- Oral presentation
- Open Access
Therapeutic management of Bipolar Disorders
- Pierre Thomas1
© Thomas; licensee BioMed Central Ltd. 2008
- Published: 17 April 2008
- Depressive Symptom
- Bipolar Disorder
- Atypical Antipsychotic
- Mood Stabilizer
The therapeutic goal in bipolar disorder is to restore and maintain mental health with few relapses. To date, the efficacy of many mood stabilizer drugs has been assessed in patients with bipolar disorder at different stage of their disease. Mood stabilizers are defined as any medication that stabilizes acute manic, mixed, and depressive symptoms and does not induce alternate mood symptoms, and prevents against future relapses into manic, mixed, or depressive symptoms or episodes. Mood stabilizers generally include lithium, antiepileptics, and atypical antipsychotics. However medication tolerability and adherence issues are often reasons why patients do not achieve favorable outcomes. As such, clinicians need to systematically assess and address all the barriers to therapy adherence, a major risk factor for bipolar disorder management failure. As with all drugs, many treatments are associated with undesirable side effects. Patients with bipolar disorders share with those with schizophrenia some adverse effects including an increased risk for excessive weight gain, diabetes, and dyslipidemia (metabolic syndrome). Monitoring of drug levels, lipids, blood glucose, metabolic parameters, and weight is essential toward achieving the desired efficacy and preserving quality of life. Patients need to be educated as to the frequency of these side effects. Moreover, the patient's perceptions about the relative risks and benefits of treatment are a strong determinant of medication regimen adherence. The management of bipolar disorder requires a carefully planned strategic partnership between the patient, support systems, and all health care providers.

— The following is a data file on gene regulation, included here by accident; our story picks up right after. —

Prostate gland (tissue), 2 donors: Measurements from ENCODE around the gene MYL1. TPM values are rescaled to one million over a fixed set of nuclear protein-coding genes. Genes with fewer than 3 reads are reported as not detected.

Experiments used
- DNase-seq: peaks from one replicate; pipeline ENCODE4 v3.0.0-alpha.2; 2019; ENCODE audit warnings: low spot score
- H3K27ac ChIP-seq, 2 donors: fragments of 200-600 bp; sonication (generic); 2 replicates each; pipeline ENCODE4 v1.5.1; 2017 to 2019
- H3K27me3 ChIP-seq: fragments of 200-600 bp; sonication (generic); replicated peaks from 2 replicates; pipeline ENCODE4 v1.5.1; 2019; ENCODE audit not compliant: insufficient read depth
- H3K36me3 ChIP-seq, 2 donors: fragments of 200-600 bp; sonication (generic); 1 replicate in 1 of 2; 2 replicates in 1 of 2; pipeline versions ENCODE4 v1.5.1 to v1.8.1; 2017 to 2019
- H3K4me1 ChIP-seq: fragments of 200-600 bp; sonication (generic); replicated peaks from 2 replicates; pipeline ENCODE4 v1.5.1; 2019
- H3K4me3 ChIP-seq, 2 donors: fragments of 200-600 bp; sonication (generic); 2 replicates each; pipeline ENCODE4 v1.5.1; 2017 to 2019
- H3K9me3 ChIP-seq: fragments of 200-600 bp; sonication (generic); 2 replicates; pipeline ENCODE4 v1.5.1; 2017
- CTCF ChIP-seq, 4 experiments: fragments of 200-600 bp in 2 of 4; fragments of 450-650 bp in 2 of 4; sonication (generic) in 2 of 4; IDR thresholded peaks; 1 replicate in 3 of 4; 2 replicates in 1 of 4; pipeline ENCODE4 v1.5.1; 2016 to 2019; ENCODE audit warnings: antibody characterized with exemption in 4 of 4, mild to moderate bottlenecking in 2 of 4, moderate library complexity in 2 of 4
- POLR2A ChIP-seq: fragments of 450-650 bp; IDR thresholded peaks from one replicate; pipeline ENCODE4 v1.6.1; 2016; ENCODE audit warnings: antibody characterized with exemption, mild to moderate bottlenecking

This article is published under license to BioMed Central Ltd.